As always, let’s start with a bit of context. Below, we have laid out a couple examples of famous works of art, each with a different approach to surface texture. The first is Jan Van Eyck’s Arnolfini Portrait, painted in 1434, during the Northern Renaissance.

Textures and Surface Area.
Jan Van Eyck’s The Arnolfini Portrait

In this painting, Van Eyck has paid meticulous attention to the quality and textures of fabrics, wood, and material details. Everything is rendered with absolute clarity – almost more real than life itself.  We have mentioned before that the stereotype of painting, rooted in Renaissance ideals, is that it is like looking through a window into life. Absolute realism. It might be quite easy to see how a more abstracted surface quality, like the impasto-clad work of Lee Herring, has an emotive effect on us. Whereas, something realistic, like The Arnolfini Portrait just seems quite normal to us. Nothing particularly special, in the age of the photograph. This kind of perspective shows how numb our eyes are becoming, these days. And so, we think it’s important to consider the effect of an image like this. Even though its surface quality of The Arnolfini Portrait  is detailed, we could never mistake it for being real. The hyper-realism, and intricate detail of it is so bright with clarity that it almost looks like a tapestry. A strangely decorative surface. We can’t tell you what effect that will have on you, but to us it makes the painting look strangely beautiful. It’s not just a boring old portrait of two Renaissance strangers on the wall – it’s a hypnotising arrangement of colour and texture.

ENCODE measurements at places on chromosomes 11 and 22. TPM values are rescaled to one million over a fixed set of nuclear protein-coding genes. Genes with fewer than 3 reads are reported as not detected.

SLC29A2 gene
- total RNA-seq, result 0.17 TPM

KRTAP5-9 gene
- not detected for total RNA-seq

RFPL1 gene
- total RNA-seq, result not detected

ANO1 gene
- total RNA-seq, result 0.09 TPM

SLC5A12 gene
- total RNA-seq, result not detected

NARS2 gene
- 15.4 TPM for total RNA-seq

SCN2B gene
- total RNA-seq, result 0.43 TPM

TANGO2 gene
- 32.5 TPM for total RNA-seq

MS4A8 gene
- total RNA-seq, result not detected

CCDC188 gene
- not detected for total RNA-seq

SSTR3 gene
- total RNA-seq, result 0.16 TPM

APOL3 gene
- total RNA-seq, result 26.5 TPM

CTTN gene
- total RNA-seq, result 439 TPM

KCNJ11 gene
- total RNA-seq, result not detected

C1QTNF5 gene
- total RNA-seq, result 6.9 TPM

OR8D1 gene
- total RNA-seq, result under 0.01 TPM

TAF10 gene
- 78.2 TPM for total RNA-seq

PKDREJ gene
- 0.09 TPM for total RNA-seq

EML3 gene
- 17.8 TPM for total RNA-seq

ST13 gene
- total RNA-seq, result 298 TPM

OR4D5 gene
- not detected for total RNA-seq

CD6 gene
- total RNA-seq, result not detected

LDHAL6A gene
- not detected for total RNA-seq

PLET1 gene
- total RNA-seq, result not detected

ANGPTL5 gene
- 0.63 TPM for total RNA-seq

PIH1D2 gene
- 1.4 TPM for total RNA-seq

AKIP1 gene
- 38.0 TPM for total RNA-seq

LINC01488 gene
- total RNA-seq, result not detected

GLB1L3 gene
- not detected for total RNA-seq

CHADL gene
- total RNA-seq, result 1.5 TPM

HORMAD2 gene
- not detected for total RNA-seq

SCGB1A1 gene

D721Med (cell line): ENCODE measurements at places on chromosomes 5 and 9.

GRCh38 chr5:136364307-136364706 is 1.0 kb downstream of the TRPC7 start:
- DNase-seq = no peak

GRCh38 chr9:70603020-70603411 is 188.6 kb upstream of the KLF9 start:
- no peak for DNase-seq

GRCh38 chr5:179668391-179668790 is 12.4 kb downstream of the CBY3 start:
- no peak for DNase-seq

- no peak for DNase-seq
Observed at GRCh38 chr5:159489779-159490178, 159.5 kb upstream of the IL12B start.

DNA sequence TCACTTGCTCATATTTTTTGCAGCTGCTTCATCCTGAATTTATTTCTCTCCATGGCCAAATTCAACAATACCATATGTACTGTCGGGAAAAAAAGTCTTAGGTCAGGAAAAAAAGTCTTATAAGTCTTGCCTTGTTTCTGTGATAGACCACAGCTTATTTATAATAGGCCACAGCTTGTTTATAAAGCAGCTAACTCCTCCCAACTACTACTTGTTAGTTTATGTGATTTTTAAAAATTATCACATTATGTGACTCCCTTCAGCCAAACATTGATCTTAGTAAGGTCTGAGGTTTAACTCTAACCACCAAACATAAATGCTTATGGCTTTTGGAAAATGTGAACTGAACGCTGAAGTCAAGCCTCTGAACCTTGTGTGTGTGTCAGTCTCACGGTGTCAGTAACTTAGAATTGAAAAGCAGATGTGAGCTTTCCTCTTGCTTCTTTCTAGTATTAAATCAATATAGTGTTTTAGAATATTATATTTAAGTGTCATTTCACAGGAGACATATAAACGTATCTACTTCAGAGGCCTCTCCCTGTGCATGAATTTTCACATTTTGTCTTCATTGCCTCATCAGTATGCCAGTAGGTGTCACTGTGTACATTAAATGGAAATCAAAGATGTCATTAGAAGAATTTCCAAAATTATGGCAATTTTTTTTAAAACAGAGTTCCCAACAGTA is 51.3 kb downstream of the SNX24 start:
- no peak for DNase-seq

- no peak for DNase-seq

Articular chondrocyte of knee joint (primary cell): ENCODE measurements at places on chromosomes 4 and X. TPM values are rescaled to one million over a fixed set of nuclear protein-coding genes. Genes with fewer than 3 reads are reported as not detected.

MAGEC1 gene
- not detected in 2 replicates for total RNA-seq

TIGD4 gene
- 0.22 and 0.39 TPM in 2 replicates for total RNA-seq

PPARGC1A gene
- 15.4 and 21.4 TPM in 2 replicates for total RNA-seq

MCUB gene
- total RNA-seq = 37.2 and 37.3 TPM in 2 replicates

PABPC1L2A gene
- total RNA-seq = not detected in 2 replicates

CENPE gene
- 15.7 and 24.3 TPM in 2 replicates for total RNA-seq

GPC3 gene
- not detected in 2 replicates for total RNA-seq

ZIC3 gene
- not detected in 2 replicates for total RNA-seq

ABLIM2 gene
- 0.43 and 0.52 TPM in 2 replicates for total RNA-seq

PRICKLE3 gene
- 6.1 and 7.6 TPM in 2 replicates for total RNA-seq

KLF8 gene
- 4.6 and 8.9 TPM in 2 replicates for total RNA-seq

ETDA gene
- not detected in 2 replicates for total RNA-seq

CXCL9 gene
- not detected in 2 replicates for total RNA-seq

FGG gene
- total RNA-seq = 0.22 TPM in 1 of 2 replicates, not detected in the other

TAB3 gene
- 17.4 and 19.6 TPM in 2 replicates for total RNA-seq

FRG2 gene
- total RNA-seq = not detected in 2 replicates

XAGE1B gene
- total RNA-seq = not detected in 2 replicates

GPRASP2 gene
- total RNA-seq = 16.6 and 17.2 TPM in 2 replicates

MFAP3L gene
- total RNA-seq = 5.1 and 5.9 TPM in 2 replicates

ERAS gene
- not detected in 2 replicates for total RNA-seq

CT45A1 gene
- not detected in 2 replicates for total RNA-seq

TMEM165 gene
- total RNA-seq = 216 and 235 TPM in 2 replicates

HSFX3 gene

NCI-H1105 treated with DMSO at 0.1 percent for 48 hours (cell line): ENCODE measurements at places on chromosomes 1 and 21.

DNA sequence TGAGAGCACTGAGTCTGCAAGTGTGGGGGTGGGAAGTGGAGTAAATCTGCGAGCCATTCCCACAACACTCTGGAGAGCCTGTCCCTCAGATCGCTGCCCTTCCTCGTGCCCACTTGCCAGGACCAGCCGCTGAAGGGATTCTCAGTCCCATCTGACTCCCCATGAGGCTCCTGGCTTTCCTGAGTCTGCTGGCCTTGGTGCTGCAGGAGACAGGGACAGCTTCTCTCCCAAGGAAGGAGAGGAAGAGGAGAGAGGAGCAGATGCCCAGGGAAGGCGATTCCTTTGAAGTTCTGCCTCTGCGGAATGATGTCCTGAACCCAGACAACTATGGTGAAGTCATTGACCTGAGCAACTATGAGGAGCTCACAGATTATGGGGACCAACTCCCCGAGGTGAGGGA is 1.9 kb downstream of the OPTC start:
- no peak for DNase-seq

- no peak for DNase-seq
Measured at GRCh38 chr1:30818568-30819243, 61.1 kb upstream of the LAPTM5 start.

Then, from vivid luminescence, we could turn to Edgar Degas’s 1879-1881 sculpture – The Little Dancer.